6. Who is your poker idol and why?

I'm a really big fan of Phil Galfond. I think the way that he talks about the game and teaches the game is really top class. I've been a member of his relatively new training site RunItOnce, and the content that he and the other coaches put on there is really invaluable to the progression of my game.

7. What is the craziest thing to ever happen to you at the poker table?

Unlike some of the old school guys, I unfortunately don't have any tales of games getting robbed at gunpoint or anything. In the Main Event last year a guy from RunItOnce came round giving all its members left in the tournament an iPad mini. That was pretty sweet and unexpected.

8. If you could play heads up against anyone in the world, who would it be?

I recently got a bit of a ribbing from Joe Stapleton during the EPT final table broadcast over making some perhaps overly tight folds for ICM [Independent Chip Model] reasons. So I guess I'd like a grudge match against him. Although in all fairness, I think he's a great commentator and certainly brings the entertainment value of televised poker up a notch or two.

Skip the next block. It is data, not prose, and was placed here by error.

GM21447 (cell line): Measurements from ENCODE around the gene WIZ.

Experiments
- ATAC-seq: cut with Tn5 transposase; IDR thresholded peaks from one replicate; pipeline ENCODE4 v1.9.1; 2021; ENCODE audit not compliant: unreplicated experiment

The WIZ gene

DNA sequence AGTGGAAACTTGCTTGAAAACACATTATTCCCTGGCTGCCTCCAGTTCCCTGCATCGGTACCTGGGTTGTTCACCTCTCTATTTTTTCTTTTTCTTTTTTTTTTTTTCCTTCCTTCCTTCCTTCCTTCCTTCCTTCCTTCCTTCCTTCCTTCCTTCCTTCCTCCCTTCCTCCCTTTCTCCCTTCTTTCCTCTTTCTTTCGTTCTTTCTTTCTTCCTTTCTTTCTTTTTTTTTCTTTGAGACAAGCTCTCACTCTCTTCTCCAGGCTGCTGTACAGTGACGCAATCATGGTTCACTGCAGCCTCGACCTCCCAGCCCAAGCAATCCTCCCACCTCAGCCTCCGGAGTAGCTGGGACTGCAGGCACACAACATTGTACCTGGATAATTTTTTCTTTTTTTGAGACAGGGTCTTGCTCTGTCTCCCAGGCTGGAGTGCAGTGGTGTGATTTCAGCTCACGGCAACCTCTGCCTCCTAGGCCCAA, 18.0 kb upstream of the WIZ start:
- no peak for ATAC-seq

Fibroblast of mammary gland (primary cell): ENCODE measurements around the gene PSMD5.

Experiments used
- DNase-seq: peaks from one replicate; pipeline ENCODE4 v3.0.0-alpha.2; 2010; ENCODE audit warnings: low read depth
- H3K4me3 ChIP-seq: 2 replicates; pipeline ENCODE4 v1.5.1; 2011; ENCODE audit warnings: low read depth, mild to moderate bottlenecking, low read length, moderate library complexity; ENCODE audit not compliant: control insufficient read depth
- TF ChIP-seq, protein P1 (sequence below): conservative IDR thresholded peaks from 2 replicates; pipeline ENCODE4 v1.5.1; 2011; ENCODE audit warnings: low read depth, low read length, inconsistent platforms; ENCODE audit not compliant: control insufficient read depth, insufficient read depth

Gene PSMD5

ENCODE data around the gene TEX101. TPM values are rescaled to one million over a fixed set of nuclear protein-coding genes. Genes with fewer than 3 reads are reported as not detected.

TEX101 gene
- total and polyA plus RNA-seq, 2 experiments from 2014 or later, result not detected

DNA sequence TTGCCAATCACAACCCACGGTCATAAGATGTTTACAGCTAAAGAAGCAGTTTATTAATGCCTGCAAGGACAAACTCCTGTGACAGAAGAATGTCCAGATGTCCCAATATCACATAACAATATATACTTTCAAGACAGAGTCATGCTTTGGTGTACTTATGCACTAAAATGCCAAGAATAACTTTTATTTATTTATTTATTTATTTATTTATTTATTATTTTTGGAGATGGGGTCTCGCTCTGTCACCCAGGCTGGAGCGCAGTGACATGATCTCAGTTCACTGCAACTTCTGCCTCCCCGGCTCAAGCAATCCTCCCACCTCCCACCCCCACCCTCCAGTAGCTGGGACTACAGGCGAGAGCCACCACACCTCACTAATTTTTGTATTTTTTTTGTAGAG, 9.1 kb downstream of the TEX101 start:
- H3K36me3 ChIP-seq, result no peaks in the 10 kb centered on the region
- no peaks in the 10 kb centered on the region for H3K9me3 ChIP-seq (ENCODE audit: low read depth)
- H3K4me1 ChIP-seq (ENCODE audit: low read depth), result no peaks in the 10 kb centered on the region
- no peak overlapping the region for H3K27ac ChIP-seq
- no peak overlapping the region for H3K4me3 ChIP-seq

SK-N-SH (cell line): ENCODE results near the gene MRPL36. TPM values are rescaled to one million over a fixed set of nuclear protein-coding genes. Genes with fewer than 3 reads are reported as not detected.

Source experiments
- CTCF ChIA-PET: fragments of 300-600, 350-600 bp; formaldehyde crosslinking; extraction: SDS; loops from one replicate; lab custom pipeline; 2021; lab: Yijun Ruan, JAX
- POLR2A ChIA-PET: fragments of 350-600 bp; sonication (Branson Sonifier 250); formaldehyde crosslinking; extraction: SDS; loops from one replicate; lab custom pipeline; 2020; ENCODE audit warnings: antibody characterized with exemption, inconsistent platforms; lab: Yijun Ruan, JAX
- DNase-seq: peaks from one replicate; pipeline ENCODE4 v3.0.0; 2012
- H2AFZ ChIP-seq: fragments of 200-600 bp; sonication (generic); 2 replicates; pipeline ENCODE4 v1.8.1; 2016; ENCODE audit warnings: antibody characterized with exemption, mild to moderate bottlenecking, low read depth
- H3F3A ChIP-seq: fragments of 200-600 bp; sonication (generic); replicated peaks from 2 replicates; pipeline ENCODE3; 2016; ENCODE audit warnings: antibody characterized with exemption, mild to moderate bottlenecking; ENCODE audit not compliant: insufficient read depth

9. Who is the biggest celebrity you have played a hand against?

Brian Lara sat on my right in a cash game once. I'm not much of a cricket fan, so it took me a while to realize.

10. If you weren't a professional poker player, what would you do?

That's a difficult question. I've never yet had or needed a real job, so have never given it too much thought. I'm not sure I'd be too qualified to do all that much really, but I'd imagine I'd be most suited towards a job in banking as a trader maybe.

Oliver... unplugged
Oliver... unplugged

11. There is a body builder named Oliver Price. Do you ever get mistaken for him?

Well, I have started going to the gym a little bit more, so I wouldn't blame anyone for getting us confused. But generally it's not a problem. Hopefully with some more big scores I can knock him off the top hit for googling “Oliver Price.” That's my main goal for the foreseeable future.

12. How did you find playing the EPT10 Deauville Main Event and how disappointing was it to come so close to victory?

The EPT itself was pretty smooth. I had to sweat a couple of big flips later on in the tournament, but other than that it was reasonably plain sailing to the final table. I generally felt really comfortable, even at the tougher tables I played at. I was feeling really confident that I could go all the way, until later into the final table where I was pretty short-stacked when it was five-handed.

At that point my main plan became to ladder as much as possible. Once it was three-handed and there were no other short stacks left, I started opening up. I maybe could have played with a different strategy earlier on to give myself a better chance of winning, but I was trying to play in a way that would show me the biggest profit in the long run. So for these reasons I considered locking up third a great result, and I wasn't too disappointed with not going further.